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Furtado v. AOAO Villas

Intermediate Court of Appeals of Hawaii

December 17, 2013

MICHAEL S. FURTADO, Plaintiff-Appellant,
v.
AOAO GOLF VILLAS, JOHN DOE ENTITIES 1-10, and DOE ENTITIES 1-10, Defendants-Appellees

NOT FOR PUBLICATION IN WEST'S HAWAII REPORTS AND PACIFIC REPORTER

APPEAL FROM THE CIRCUIT COURT OF THE SECOND CIRCUIT (CIVIL NO. 09-1-0153(3))

James Richard McCarty, for Plaintiff-Appellant.

Barbara A. Krieg Zachary A. McNish (Alston Hunt Floyd & Ing) for Defendant-Appellee.

Nakamura, C.J., Fujise and Reifurth, JJ.

SUMMARY DISPOSITION ORDER

Plaintiff-Appellant Michael S. Furtado (Furtado) appeals from a Circuit Court of the Second Circuit (Circuit Court) April 9, 2010 Judgment in favor of Defendant-Appellee Association of Apartment Owners of the. Golf Villas (Golf Villas).[1] Furtado filed a complaint in Circuit Court alleging two causes of action for breach of (1) an alleged employment agreement in Furtado's capacity as Golf Villas's Maintenance Supervisor and (2) a lanai retrofit bonus agreement. Golf Villas filed a Motion for Summary Judgment (MSJ) on Furtado's complaint and the Circuit Court granted Golf Villas's MSJ in its entirety.

On appeal, Furtado maintains that the Circuit Court erred in granting Golf Villas's MSJ as to his two breach of contract claims because for each claim (1) genuine issues of material fact existed, and (2) Golf Villas was not entitled to judgment as a matter of law.[2]

After a careful review of the record, the points raised by the parties, their arguments and the applicable legal authority, we resolve Furtado's appeal as follows and affirm.

1. The Circuit Court did not err by granting Golf Villas's MSJ as to Furtado's claim for breach of an employment agreement for permanent or life-long employment because viewing the evidence in the light most favorable to Furtado, there was no genuine issue of material fact for trial and Golf Villas was entitled to judgment as a matter of law. Thomas v. Kidani, 126 Hawai'i 125, 129-30, 267 P.3d 1230, 1234-35 (2011).

a. Golf Villas produced evidence of no genuine issue of material fact as to Furtado's at-will employment status. See Shoppe v. Gucci America, Inc., 94 Hawai'i 368, 383, 14 P.3d 1049, 1064 (2000) (In Hawai'i, the at-will employment doctrine prevails absent "a written employment agreement, a collective bargaining agreement, or a statutorily-conferred right[.]"). Neither Golf Villas's actions nor the language of Golf Villas's Employee Handbook can be said to have encouraged Furtado's reliance as to permanent or life-long employment as Maintenance Supervisor.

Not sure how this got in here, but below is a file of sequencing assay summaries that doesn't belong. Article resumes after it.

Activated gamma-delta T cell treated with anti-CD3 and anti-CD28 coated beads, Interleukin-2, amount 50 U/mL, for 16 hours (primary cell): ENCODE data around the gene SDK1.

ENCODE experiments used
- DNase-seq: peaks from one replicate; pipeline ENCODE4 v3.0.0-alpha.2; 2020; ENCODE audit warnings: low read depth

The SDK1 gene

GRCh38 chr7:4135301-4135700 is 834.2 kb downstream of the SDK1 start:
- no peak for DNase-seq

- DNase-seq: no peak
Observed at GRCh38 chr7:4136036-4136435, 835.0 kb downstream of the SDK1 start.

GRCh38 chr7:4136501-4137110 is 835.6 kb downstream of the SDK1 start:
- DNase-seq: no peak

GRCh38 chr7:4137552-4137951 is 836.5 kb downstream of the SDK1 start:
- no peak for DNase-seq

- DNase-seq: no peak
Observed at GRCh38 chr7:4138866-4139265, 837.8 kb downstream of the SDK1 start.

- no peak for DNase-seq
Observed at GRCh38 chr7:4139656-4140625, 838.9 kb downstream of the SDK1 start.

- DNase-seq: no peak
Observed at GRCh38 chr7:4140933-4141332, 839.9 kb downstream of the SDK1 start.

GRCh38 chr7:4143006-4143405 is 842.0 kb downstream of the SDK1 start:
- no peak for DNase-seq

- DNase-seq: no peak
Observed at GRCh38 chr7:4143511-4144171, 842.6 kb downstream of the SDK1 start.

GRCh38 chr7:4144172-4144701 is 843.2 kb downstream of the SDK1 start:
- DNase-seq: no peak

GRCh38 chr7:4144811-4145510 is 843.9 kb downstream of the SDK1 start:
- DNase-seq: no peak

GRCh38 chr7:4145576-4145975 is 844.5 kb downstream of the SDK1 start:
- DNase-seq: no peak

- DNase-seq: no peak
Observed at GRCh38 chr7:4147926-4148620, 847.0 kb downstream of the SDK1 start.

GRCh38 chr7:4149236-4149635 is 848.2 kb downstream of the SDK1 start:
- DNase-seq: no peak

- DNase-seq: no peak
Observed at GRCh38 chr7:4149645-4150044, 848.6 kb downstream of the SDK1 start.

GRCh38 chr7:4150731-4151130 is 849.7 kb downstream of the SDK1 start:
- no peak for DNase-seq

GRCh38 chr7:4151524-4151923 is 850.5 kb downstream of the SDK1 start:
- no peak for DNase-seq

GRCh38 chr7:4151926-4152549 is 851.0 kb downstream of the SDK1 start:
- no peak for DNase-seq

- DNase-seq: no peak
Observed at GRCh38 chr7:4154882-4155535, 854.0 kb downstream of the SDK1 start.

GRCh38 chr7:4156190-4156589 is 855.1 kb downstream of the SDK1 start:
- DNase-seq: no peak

Golf Villas produced evidence that all of Golf Villas's employees were at-will, and Golf Villas never considered or discussed whether to change Furtado's at-will status, much less entered into a written agreement with him. Moreover, Golf Villas's Employee Handbook clearly and unambiguously states that Furtado's employment was at-will and could be terminated at any time with or without notice and with or without cause.

After Golf Villas produced sufficient evidence to establish no genuine issue of material fact, the burden shifted to Furtado to demonstrate specific facts presenting a genuine issue worthy of trial. Hawai'i Rules of Civil Procedure (HRCP) Rule 56 (e); Exotics Hawai'i-Kona, Inc. v. E.I. Du Pont De Nemours & Co., 116 Hawai'i 277, 312, 172 P.3d 1021, 1056 (2007). Even when taking the evidence in the light most favorale to him, we conclude that Furtado failed to produce specific evidence of an agreement modifying his at-will employment.

Furtado does not allege, and we do not find, any evidence supporting the existence of a written agreement with Golf Villas altering his at-will employment status. Furthermore, we do not agree, as Furtado alleges, that his at-will status was altered by (1) an oral promise, (2) detrimental reliance, (3) continuous employment, or (4) Golf Villas's references to an "agreement."

b. Golf Villas was entitled to judgment as a matter of law because it showed that based on the undisputed facts, Furtado could not meet his burden of proof at trial on his claim for breach of an employment agreement for permanent or life-long employment. See Thomas, 126 Hawai'i at 130, 267 P.3d at ...


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